• None of us is willing to stay at your front office, not even for a day but we are there because we don't have any other choices, it is our lives and we don't have to  play with it, you too should not.


Jean Paul Cavalieri (Chief of Mission in Libya)

  • Thank you all for your opinions. I am sorry that I can not assure you of any safety and protection upon your return to Libyan society, and this is something we are negotiating with the authorities for. 

  • I can not build an open shelter that can accommodate all of you because the Libyan government didn't agree with the idea quite a long time ago, but we are and we will keep on approaching them for these approvals. 

  • In the earlier days we wanted to provide assistance to you but there were persons among you who prevented this from happening, they threatened the most vulnerable people and prevented them from accessing this assistance. There were people with armed weapons who threatened our staff, and one of them got attacked who is now with a broken leg and receiving assistance. 

  • Well, the value of the money (cash assistance) that  we do provide to people might not be enough, but it depends on the number of beneficiaries like the family and singles. 

  • We are also working with other partners to make sure that they provide you with extra assistance, including life savings. Though it is not worth your lives but this is the sad reality that we are facing, we are just an organization working under the Libyan government, we can not impose on them anything because they are the owners and leaders of this land. 

  • We also assure you that we have never played with your lives and we do not and will not . We are here because of you not because we wanted to be here. We are here to help you and protect your rights. 


Jean Paul Cavalieri (Chief of Mission in Libya)

Now let's discuss Evacuations and Resettlement.

  • We are happy to announce the resumption of the humanitarian flights leaving Libya this year and forth.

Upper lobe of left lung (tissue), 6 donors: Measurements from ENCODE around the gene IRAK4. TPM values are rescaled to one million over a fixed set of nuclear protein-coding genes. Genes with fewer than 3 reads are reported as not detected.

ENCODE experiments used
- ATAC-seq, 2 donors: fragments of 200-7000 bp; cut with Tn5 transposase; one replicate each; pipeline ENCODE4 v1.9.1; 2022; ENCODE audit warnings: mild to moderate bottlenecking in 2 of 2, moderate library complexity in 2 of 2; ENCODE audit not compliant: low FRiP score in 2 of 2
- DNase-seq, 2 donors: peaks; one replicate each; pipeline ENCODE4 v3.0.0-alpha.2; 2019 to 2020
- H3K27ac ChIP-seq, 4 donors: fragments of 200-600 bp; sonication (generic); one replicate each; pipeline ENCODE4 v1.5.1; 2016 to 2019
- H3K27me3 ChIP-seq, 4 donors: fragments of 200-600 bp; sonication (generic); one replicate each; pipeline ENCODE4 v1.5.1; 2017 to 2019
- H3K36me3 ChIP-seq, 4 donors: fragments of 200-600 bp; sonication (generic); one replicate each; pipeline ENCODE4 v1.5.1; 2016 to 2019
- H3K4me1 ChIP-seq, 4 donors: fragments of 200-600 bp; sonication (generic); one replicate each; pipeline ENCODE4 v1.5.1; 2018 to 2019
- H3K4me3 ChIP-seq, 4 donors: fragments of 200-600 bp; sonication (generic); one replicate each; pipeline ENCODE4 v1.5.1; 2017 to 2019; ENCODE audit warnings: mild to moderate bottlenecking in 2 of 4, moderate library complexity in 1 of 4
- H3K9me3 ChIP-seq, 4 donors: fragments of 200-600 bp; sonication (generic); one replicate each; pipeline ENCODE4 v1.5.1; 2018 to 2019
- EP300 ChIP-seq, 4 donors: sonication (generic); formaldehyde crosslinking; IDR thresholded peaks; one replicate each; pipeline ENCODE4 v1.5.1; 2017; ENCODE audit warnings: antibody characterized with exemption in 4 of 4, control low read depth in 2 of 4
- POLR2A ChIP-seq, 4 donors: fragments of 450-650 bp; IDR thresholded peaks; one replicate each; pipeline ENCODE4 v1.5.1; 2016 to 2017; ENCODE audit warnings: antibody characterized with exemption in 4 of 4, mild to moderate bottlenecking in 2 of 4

• As of 2021 only 1100 persons will benefit from evacuation to our emergency transit mechanism to Rwandan and Niger, resettlement to third countries with direct flights from Libya and these numbers are less than 1% to the existing 42,000 Registered Refugees and Asylum seekers with our office here in Libya. 

  • We are also speaking to Embassies to offer more lands for resettlements and humanitarian corridors.

  • We are also sorry that only 100 persons will benefit from evacuation amongst those who are currently camping at our CDC office in Al Seraj area. And these will be the most vulnerable who are already identified.


Yambio David Oliver Yasona (South Sudanese)

  • Jean Paul, your commission or UNHCR organization have been in Libya for the last 30 years. Would you please tell us why Libyan haven't signed the 1951 Genève Refugee convention ? 

  • We understand that you have been working in Libya under limited mandates and memorandum of understanding (MoU) but why is that even what is listed in the MoU is not implemented, protected and respected by you and the Libyan government? 

  • Your Refugees and asylum seekers have been deported to countries where their lives are threatened but you did nothing about it.

  • You also know that your commission and the documentation issued are useless to refugees and asylum seekers, so why do you continue to issue them with it , and also receive funds from donors and states bringing it to a country that did not ratify the 1951 refugee convention? 

  • Do you admit that you are to be held responsible for death cases of refugees and asylum seekers in Libya that have gone unpunished? 

  • If you can't offer or grant us safety and protection to our rights then why do you still want your office to open and why do you still hold our data?

  • Why don't you tell your donors that you can't help us and you can't protect us, talk to the African Union, EU member states Canada , tell them that you can't do so much for us and you want to close, park and go so that we can know we are fatherless even in under the watch of the world. 

  • Why is it that our family, brothers and sisters are still held up in the detention centers even after the public press conference which stated that they would be released and would have the freedom of movement, work and education while in Libya. Today is three weeks and we do not know their situations and whereabouts.


Jean Paul Cavalieri (Chief of Mission in Libya)

  • Libya did not sign and ratify the constitution or the 1951 Genève Refugee convention because of its political issues and the geographical features and existence. 

  • Libya is a home to 6 million inhabitants and is the emerging route to Europe. Therefore the Libyan government is afraid that their country would be dominated by the refugees if they sign and ratify the 1951 Refugee convention.